Turbomachinery controls and instrumentation have been relatively slow to evolve. But an unprecedented wave of technological innovation over the past decade is bringing about drastic change.
The Industrial Internet of Things (IIoT), digitalization, microprocessors, new software platforms, the cloud, advanced analytics, machine learning, wireless technology, mobility, connectivity, augmented reality, virtualization, artificial intelligence, cybersecurity, big data, Software-as-a-Service (SaaS) and many other breakthroughs have advanced the field like never before. The advantages include remote monitoring and operation, digital twins, remote field service, maintenance automation, real-time plant and fleet management, tighter inventory control, fewer unscheduled outages, and longer plant and equipment lifespans.
Companies like Compressor Controls Corp., Emerson Automation, Baker Hughes, Mitsubishi Hitachi Power Systems, GE Steam Power, Honeywell Process Solutions, Regal Beloit and Veros Systems are in the forefront of this trend. They are harnessing these technologies to make their control systems and instrumentation smarter, more responsive and more user friendly.
Tim Shea, Senior Analyst, ARC Advisory Group, predicts that there will be a period of sustained growth for turbomachinery controls over the next several years.
“This market has tremendous opportunities with steady growth driven by replacement of legacy turbine monitoring and controls with new features such as the growing demand for smart connected products based on the Industrial Internet of Things (IIoT),” said Shea. “The drive for process manufacturing productivity growth is pushing companies to invest in new turbine monitoring and controls for various process industries applications driven by trends such as digitalization and IIoT.”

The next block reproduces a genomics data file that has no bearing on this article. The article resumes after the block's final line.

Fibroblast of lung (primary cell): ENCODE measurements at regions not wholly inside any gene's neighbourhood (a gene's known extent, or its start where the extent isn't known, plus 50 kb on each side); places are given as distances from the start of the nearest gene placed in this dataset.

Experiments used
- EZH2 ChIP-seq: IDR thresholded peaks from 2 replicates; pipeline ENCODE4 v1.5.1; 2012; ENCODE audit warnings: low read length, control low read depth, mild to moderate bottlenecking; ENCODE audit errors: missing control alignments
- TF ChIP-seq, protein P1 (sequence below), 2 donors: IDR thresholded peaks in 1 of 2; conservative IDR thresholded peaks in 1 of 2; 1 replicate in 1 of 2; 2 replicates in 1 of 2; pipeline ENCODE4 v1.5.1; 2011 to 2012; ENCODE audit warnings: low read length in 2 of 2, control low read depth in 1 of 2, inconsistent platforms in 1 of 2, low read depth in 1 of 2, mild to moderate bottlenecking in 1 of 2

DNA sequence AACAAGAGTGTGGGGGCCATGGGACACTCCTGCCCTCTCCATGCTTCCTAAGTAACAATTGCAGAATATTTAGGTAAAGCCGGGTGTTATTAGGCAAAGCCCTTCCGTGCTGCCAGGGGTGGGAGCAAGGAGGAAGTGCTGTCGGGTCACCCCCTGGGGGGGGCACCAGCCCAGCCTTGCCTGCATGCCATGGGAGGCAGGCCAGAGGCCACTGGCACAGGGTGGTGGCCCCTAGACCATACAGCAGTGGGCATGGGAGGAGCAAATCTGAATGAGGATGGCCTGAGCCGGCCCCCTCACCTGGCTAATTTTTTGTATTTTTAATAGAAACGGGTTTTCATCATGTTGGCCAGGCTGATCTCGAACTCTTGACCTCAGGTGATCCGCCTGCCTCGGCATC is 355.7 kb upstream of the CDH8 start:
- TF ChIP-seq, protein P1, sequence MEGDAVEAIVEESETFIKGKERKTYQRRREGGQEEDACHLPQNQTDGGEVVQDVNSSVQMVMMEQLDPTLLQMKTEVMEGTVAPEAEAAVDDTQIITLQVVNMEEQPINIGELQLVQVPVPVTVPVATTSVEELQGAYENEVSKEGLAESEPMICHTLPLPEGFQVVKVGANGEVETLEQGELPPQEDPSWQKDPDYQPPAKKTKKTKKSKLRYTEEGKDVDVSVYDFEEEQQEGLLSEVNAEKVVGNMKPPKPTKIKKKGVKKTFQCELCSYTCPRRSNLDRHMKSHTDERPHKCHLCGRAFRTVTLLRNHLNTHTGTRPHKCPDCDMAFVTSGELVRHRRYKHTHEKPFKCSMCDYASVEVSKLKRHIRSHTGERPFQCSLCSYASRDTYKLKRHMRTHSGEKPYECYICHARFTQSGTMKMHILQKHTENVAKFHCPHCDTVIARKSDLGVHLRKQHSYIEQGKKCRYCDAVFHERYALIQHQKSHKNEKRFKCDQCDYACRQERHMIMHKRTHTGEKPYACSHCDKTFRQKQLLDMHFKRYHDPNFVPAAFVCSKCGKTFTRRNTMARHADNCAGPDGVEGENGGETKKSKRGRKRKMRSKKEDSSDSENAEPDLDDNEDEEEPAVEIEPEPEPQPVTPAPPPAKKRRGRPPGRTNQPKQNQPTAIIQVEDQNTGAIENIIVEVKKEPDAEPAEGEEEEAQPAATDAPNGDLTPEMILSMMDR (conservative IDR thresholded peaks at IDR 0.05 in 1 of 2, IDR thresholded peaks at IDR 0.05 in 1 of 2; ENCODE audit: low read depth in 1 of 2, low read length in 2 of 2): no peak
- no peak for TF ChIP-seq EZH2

A digitalization initiative from Mitsubishi Hitachi Power Systems (MHPS) is called MHPS-Tomoni This encompasses controls, instrumentation, data analytics, artificial intelligence (AI) and more. It is aimed at making power plants smarter. The average plant has nearly 10,000 sensors that can generate more than a million points of data every minute. MHPS-Tomoni takes this confusion of data and puts it into a useable form.
“Digitalization is becoming the norm,” said Ron Thomas, Senior Manager, Control Systems Integration, Mitsubishi Hitachi Power Systems Americas. “It is crucial to understand what is happening within the turbines and entire plant as operators need to be able to analyze copious amounts of data in real time to detect correlations between different components to improve efficiency, reliability and flexibility.”
MHPS-Tomoni is a suite of digital solutions that can help to create an increasingly smart power plant that will ultimately become capable of various levels of autonomous operation. Increased digitalization of interconnected devices and systems assists control systems to do more, and interface more effectively with advanced analytics. In parallel, steady advances in CPUs, memory and similar digital building blocks provide the opportunity to increase the capabilities of control systems, while boosting speed and cost-effectiveness.
“We are focusing on the continued development of real-time adaptive control and actionable knowledge to optimize power plant performance and improve reliability,” said Thomas. “These technologies hold great potential for making plants more productive, profitable and environmentally friendly.”
The IIoT, for example, offers increased availability of smart sensors and smart devices that can provide expanded data for more comprehensive control and protection strategies, as well as analytics that are derived from control system data. MHPS is investigating how to securely use IIoT sensor inputs for critical low latency control system inputs with jamming immunity.